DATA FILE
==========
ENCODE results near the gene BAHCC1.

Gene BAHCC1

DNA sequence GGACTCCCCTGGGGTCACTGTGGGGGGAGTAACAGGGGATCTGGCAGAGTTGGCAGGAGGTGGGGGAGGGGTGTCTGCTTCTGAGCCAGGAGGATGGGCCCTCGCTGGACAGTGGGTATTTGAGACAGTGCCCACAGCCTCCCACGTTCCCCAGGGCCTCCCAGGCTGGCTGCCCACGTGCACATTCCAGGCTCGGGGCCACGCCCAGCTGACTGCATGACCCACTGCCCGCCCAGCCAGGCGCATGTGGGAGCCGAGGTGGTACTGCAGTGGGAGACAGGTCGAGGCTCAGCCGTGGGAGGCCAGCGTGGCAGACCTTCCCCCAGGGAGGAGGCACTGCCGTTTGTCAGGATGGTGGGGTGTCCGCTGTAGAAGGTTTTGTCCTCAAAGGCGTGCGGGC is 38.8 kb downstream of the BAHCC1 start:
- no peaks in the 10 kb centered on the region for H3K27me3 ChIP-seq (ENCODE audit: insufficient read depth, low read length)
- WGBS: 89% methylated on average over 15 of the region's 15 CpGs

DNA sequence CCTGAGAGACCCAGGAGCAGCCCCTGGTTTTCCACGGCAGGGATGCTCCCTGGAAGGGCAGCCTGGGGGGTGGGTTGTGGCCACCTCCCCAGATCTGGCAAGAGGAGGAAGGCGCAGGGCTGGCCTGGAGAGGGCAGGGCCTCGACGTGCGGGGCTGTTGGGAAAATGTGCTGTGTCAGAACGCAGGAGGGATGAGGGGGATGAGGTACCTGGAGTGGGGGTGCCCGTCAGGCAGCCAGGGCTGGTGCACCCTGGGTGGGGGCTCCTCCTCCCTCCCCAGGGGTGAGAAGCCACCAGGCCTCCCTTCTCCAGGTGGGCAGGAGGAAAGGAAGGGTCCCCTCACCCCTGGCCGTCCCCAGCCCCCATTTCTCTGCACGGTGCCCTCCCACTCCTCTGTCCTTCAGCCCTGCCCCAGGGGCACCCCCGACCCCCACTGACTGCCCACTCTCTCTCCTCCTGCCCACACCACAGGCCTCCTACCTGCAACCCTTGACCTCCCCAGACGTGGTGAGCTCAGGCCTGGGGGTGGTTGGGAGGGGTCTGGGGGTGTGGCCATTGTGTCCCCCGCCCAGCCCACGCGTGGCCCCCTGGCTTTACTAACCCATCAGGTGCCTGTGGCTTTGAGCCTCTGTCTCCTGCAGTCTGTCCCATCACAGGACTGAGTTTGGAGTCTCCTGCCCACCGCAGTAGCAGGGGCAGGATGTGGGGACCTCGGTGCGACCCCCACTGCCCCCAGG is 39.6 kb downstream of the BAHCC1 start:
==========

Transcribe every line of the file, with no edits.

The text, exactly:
ENCODE results near the gene BAHCC1.

Gene BAHCC1

DNA sequence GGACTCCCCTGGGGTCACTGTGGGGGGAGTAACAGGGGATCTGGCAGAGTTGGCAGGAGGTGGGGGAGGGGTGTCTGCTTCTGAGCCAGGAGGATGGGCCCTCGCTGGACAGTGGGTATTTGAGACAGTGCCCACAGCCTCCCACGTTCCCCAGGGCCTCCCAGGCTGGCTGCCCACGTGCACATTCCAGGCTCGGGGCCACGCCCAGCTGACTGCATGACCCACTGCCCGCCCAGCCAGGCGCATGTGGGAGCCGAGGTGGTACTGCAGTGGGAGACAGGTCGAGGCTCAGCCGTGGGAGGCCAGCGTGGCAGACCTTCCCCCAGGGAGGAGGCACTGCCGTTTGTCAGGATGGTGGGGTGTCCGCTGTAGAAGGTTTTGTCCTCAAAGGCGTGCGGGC is 38.8 kb downstream of the BAHCC1 start:
- no peaks in the 10 kb centered on the region for H3K27me3 ChIP-seq (ENCODE audit: insufficient read depth, low read length)
- WGBS: 89% methylated on average over 15 of the region's 15 CpGs

DNA sequence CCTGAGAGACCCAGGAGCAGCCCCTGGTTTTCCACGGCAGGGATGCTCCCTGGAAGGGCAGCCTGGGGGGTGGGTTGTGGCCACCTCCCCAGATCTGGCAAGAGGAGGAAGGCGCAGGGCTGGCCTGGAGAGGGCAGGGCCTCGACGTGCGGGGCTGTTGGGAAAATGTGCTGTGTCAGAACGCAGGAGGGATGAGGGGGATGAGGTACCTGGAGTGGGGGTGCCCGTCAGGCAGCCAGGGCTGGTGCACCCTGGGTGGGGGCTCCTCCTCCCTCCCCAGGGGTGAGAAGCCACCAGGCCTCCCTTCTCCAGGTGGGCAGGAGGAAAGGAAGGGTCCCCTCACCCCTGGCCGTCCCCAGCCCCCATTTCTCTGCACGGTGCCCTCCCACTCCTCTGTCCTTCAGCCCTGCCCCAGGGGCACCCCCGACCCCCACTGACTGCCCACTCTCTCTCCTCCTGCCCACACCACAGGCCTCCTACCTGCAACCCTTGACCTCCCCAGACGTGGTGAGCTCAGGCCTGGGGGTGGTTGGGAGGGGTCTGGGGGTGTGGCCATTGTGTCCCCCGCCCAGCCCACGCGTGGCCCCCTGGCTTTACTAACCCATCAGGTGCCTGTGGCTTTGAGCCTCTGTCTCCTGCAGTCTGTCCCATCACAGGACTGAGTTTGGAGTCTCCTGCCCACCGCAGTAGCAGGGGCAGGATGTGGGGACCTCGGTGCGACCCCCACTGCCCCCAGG is 39.6 kb downstream of the BAHCC1 start: